Gripe Sermon

OK, it’s the back side of week out, I am up at least an hour early because of the perversities of the Yankee congress and its necrophilic affair with daylight savings time, so I may as well share my absence of good feeling and will by getting about the matter of disposing of old tabs.

First, some of the wonks at fair Hahvahdd have put motors on truncated toothbrushes and turned them loose in a circular enclosure.[Link] They find

“These guys make their discovery using BristleBots, simple automatons made from a toothbrush head and a cellphone vibrator motor.  Put a few of these into a circular enclosure and they wander around at random. But when Giomi and co increased the number of BristleBots, they began to self-organise into things like swirling swarms. The transition from disorder to order is triggered only when the density reaches some threshold.”

This is, according to the reportage, a simpler and stranger explanation for the behavior of group animals like ants and termites. My immediate thought is what is the mean distance between collisions? As the number of brushbots increases, the number of collisions per time increases. Now if the bots begin streaming, moving in the same direction, then collisions between them transfer less energy and are less disruptive, so the stream tends to maintain itself. But that’s just the mental flatulence of an SCP. The wonks at Hahvahd will likely come up with other, better thoughts.

Next, we have a lovely article [Link] with the title “Bunnies implicated in the demise of Neanderthals”. One of my colleagues, Magnetic Inductance Force, directed me to this article via his FaceScroll page. I, like he, was bemused by the title. Were neandertals like children in being unable to eat cute animals?That seems charmingly implausible. We like to think of neandertals as cartoon Georges, half of whose practical uttered vocabulary is duhhhhhhhhhhhhh. The thesis of the boffins, at least according to the journalism, is that neandertals were unable to hunt small animals. The problem with the thesis, as seems to be so often the situation with anthropology and hence why it may not be a science as they seem to now be claiming, is that it is untestable, at least to my simple viewpoint. Lacking an an actual neandertal no test would seem possible.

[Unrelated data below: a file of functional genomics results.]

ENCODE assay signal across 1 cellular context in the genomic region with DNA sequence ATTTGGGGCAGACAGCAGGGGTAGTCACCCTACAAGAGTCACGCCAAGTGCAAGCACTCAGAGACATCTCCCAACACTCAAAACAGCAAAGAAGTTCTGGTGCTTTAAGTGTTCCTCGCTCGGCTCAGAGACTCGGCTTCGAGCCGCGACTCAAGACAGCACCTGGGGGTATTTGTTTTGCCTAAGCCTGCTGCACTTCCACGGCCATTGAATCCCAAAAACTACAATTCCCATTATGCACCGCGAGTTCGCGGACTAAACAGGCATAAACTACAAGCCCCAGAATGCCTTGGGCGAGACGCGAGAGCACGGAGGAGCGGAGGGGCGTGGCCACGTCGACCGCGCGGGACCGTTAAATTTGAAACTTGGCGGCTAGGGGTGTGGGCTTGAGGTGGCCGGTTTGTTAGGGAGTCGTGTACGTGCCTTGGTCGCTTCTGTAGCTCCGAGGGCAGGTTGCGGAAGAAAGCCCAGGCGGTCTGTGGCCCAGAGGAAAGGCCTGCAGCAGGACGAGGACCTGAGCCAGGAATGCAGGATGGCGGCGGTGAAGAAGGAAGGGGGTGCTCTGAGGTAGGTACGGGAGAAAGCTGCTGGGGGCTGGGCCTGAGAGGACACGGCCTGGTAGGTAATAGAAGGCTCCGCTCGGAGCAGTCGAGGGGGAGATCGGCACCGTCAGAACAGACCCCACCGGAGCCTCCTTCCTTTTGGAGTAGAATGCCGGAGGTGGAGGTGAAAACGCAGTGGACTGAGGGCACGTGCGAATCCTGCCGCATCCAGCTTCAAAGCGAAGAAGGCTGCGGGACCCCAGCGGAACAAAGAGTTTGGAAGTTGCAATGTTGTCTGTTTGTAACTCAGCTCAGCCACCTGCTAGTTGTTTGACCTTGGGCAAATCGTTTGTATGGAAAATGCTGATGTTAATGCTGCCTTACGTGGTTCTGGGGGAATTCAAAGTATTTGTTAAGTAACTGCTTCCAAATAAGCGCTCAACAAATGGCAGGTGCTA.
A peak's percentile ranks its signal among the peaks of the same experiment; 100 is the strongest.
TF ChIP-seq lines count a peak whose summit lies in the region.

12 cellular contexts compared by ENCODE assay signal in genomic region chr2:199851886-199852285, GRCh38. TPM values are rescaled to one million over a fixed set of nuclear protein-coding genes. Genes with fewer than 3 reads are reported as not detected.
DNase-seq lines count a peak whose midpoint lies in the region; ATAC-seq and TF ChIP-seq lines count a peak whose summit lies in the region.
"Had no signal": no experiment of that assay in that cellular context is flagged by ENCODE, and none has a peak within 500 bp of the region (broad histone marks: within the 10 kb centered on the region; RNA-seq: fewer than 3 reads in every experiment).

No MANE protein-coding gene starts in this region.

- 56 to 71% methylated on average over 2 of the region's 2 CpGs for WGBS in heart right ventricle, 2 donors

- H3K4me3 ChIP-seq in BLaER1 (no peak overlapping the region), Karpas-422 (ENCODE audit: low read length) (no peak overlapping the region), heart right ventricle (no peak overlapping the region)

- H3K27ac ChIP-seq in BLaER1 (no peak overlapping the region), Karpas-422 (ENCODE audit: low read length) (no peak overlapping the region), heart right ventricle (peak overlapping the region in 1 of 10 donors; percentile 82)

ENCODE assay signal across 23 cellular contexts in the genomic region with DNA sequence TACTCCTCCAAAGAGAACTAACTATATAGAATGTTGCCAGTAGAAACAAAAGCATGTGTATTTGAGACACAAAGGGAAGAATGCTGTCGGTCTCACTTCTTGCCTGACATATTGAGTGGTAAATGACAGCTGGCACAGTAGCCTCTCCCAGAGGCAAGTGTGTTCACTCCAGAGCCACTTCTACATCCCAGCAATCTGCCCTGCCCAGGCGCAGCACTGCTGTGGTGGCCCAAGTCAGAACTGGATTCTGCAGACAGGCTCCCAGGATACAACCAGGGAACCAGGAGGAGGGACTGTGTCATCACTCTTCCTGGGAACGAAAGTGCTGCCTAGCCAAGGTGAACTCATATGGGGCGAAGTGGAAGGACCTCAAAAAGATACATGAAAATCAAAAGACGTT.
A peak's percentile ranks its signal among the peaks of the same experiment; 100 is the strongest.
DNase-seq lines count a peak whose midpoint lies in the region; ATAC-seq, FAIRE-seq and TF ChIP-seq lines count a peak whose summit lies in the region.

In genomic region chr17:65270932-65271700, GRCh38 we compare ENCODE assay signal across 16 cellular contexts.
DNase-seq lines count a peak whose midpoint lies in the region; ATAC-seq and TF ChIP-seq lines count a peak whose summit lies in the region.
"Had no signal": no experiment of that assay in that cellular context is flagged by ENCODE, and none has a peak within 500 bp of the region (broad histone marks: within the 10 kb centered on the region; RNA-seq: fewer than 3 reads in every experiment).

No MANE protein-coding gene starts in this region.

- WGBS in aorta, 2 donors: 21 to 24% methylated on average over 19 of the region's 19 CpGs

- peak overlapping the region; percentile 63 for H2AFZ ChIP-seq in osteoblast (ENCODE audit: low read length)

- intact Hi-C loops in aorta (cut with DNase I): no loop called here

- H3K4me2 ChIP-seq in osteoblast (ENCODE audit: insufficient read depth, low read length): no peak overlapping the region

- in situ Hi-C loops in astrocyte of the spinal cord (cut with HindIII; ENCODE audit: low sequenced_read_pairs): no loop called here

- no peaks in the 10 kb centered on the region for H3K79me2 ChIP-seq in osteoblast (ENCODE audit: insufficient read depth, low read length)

It did occur that neandertal characteristics tend to display often in general and flag officers, so I considered asking my colleagues who are such to try rabbit hunting. But upon cogitation that seemed doomed to failure. First of all one could not gather enough cooperative general officers to do a herd hunt, and since all of these fellows have agile aides, they would likely send them off on solitary hunt. So once more the thesis seems untestable. The one colleague I asked of this admitted that he did enjoy rabbit but also confided one should hunt them with a shotgun firing steel buckshot so that the shot could be easily found and removed to preserve one’s teeth. This display of canniness did not bode well for the thesis.

Next,following along on my earlier tirade about college, is an article [Link] about the PhD glut. Easter Island vindicated! If you exceed the carrying capacity of the environment, starvation ensues and lots die. I ain’t gonna harp on this too long since it’s just the recognition of what I have said many times before. But I will reiterate that a PhD shouldn’t be a career move, it should be a calling.

And while on education, a lovely article [Link] entitled “Online courses need human element to educate”. This one also fits with my tirades. It’s simple, if the teacher and students don’t engage there is less information exchange and no motivation to understanding. That’s the problem with those megaclasses in bit halls. No engagement. And it’s worse on-line. But I fear money will out and good people like this author will get squashed like squirrel road kill on the street in from of Castellum SCP.

Speaking of road kill, I ran across, via Lifehacker, this article [Link] in the New Yawk Times about a new enumeration that “cataloged some 42,500 Nazi ghettos and camps throughout Europe, spanning German-controlled areas from France to Russia and Germany itself, during Hitler’s reign of brutality from 1933 to 1945.” If you, strangely, are a holocaust denialist, your position just got a bit more tenuous – vapid even – and nekulturny.I do want to emit the plug that this is about political ideology, not per se nationality.Most countries have done death camps. Here in Amerika we had Andersonville and some Yankee counterparts. So its not localized, it’s specific, as in species.

Finally, some work out of U Washington [Link] that while we Amerikans are living longer we are more miserable in our seniorness than other nation’s citizens. The blame is put on lifestyle errors. I have to say this one didn’t surprise me. Seniorness is often a matter of an absence of comfort. And I know that it’s all I can do to change my lifestyle to accommodate the instructions of medicalists – when they don’t conflict, which is TOO often because of absence of coordination and integration – much less adopt any gratuitous changes. But I do have to ask why we did (and are doing) such a poor job of communicating these health dishabits. No one tried to tell me these in  youth, and if they did they never said why. So the health boffins were rather like Catholics, preaching without testability but also not evangelizing.

Have a good sundae. Time to break fast.

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